Now, Brexit can have a negative impact on two counts – first, it can have a direct adverse impact on the UK’s GDP (and also Europe’s GDP). Secondly, it can have an adverse impact by increasing uncertainty.

Uncertainty is in general bad for business, and for the economy as a whole. It implies that people can plan less, which they compensate for by means of building in more slacks and buffers. And these slacks and buffers  will take away resources that could’ve been otherwise used for growth, thus affecting growth more adversely.

While the expected value from volatility is likely to be negative, what volatility does is to shake things up. For someone who is currently “out of the money” (doing badly as things stand), though, volatility gives a chance to get “in the money”. There is an equal chance of going deeper out of the money, of course, but the small chance that volatility can bring them out of water (apologies for mixing metaphors) can make volatility appealing.

So the thing with the UK is that a large section of the population has considered itself to be “out of the money” in the last few years, and sees no respite from the existing slow and steady growth. From this background, volatility is a good thing, and anything that can shake things up deserves its chance!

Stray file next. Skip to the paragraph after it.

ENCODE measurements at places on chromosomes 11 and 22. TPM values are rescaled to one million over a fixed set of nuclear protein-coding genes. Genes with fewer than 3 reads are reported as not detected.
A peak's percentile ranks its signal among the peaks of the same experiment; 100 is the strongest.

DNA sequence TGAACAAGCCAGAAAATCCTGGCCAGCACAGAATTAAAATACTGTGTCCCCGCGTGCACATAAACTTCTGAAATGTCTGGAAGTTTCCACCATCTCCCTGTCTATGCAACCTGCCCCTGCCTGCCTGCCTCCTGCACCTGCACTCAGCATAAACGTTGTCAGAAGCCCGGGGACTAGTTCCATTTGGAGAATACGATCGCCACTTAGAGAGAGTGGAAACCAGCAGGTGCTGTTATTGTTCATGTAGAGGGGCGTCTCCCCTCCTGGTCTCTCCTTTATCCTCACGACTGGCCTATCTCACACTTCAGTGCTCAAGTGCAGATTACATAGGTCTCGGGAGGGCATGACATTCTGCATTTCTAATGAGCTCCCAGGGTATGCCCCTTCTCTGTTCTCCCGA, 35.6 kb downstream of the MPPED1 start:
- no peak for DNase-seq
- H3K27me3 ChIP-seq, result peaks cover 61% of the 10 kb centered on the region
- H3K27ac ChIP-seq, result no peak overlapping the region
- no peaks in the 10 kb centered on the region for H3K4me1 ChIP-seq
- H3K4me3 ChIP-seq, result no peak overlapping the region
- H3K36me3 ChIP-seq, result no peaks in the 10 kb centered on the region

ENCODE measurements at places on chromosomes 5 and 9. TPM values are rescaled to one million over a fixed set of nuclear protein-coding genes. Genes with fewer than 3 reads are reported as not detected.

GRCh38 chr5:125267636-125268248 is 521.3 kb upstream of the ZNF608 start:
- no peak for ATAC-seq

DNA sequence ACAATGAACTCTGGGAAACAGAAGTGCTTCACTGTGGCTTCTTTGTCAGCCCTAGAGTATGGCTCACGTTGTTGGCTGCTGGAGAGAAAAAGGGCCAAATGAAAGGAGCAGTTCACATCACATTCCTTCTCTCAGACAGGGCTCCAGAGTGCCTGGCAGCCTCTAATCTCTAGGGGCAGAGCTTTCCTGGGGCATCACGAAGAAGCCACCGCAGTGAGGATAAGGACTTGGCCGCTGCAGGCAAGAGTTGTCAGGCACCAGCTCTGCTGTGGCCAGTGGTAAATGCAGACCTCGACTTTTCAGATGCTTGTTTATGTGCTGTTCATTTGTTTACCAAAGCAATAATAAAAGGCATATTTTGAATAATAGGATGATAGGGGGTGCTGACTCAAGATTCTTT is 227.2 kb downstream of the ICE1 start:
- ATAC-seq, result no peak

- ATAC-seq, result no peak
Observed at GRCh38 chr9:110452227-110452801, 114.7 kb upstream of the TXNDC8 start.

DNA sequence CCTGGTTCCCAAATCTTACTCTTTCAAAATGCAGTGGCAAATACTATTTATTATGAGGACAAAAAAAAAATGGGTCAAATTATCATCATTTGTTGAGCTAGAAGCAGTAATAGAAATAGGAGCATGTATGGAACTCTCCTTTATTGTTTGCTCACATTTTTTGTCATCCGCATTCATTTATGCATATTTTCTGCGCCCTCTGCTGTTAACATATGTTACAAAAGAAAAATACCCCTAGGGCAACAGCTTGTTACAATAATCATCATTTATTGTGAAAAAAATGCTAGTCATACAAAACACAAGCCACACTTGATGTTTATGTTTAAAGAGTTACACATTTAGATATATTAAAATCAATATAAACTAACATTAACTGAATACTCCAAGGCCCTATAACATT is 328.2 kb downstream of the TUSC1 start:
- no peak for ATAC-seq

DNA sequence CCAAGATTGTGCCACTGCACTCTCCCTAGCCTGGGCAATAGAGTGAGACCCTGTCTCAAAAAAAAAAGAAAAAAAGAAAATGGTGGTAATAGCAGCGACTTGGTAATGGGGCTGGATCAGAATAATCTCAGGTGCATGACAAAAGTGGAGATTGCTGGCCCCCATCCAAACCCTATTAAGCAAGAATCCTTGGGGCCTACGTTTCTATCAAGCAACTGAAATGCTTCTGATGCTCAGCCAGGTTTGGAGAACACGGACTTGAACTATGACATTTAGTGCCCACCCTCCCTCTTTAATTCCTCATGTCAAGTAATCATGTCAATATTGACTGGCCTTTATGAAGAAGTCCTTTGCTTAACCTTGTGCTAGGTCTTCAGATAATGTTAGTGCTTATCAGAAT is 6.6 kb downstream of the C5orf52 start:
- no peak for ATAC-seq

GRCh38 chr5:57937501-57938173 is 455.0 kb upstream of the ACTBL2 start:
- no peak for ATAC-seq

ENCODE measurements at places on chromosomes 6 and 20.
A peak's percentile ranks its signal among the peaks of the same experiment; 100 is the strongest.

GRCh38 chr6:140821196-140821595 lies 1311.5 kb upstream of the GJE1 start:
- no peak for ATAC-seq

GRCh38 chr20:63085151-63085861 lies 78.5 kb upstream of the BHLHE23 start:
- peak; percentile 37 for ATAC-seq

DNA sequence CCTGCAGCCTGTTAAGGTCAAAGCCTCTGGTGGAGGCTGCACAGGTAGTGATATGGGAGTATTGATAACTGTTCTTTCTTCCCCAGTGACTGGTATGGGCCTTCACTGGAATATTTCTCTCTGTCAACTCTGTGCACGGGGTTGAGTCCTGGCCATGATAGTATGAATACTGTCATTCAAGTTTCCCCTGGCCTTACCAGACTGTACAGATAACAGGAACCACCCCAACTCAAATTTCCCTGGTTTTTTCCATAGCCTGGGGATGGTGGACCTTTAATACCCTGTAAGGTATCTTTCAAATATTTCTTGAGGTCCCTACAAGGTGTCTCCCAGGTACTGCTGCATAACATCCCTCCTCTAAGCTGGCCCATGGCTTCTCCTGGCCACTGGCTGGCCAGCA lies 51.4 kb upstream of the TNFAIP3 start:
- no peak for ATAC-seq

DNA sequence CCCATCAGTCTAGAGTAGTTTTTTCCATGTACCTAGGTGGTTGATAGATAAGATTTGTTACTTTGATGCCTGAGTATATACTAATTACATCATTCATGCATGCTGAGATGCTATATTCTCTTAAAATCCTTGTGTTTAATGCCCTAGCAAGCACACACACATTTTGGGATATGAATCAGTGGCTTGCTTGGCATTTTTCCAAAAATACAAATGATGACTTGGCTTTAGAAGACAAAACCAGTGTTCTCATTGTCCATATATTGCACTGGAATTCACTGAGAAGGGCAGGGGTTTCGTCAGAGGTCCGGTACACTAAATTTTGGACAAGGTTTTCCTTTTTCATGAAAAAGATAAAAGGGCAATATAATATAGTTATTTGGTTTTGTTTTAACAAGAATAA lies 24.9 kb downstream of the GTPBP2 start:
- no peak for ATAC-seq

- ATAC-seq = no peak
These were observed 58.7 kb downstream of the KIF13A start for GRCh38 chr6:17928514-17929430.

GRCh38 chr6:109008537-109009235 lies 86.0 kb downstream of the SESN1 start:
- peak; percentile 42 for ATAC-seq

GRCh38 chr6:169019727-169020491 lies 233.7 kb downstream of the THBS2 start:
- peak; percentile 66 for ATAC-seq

And hence Brexit. It might lower overall GDP, and bring in volatility, but people hope that the mix of fortunes that stem from this volatility will affect them positively (and the negative effects go to someone else). From this perspective, the vote for Brexit is a vote of optimism, with voters in favour of Leave voting for the best possible outcome for themselves from the resulting mess.

In other words, each voter in the UK seems to have optimised for private best case, and hence voted for Brexit. Collectively, it might seem to be an irrational decision, but once you break it down it’s as rational as it gets!